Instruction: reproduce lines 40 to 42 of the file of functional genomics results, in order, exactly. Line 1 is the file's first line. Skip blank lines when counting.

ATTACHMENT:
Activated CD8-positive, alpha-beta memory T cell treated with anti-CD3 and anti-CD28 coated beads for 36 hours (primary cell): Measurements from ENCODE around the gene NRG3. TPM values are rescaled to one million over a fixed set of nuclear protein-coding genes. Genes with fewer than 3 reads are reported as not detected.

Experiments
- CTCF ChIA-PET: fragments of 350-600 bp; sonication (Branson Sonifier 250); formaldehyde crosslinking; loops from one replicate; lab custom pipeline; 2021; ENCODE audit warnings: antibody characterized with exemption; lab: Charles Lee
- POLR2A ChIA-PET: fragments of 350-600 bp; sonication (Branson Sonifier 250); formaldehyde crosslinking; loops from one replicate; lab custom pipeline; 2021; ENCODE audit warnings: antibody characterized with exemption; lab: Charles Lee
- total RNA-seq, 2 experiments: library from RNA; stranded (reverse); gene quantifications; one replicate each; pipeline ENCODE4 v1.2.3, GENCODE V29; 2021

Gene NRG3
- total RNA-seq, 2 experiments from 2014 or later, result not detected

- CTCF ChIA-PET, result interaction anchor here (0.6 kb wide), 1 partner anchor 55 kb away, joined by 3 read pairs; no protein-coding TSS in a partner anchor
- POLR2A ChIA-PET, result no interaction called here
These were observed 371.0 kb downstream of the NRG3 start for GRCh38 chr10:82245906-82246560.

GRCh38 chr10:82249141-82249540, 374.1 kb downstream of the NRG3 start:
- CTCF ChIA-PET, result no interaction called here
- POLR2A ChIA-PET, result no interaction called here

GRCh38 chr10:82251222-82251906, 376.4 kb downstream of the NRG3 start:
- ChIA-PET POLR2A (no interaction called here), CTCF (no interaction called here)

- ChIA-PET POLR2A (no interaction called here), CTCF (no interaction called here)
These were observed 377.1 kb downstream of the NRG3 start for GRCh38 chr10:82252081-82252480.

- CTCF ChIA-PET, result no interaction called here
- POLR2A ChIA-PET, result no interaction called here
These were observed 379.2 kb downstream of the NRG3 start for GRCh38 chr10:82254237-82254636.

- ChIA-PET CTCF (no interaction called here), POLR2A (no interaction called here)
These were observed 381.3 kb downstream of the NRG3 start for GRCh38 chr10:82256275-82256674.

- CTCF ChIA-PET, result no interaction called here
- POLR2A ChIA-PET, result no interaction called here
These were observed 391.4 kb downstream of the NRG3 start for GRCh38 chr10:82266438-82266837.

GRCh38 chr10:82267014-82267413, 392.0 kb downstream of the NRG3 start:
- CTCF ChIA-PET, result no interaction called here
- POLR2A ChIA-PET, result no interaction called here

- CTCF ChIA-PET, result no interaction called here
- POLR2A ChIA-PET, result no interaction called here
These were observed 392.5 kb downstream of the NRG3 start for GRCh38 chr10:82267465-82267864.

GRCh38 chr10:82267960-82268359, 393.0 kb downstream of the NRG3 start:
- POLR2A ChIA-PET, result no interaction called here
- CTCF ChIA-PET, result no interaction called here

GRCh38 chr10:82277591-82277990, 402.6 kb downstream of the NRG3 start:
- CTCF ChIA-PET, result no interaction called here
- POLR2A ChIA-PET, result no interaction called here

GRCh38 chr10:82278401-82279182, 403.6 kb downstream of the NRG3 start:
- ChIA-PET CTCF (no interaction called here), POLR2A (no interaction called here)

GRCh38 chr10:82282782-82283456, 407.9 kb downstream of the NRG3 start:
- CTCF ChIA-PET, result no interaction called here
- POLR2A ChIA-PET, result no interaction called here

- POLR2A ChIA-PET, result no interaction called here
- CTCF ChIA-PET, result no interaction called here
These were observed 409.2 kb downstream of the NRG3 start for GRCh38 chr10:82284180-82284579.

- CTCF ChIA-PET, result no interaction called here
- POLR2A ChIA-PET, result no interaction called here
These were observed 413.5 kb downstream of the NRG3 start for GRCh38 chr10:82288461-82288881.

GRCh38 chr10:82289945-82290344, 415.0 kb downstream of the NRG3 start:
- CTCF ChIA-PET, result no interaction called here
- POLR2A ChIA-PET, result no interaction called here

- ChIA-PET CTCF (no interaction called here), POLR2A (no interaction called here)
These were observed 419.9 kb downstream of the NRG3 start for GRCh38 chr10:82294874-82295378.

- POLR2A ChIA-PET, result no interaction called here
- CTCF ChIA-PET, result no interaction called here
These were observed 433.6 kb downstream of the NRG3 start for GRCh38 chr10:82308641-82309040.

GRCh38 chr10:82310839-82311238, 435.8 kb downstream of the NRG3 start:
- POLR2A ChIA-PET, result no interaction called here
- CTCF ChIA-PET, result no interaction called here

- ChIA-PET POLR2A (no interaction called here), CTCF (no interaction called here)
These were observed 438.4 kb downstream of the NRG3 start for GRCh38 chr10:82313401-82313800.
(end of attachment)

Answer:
GRCh38 chr10:82282782-82283456, 407.9 kb downstream of the NRG3 start:
- CTCF ChIA-PET, result no interaction called here
- POLR2A ChIA-PET, result no interaction called here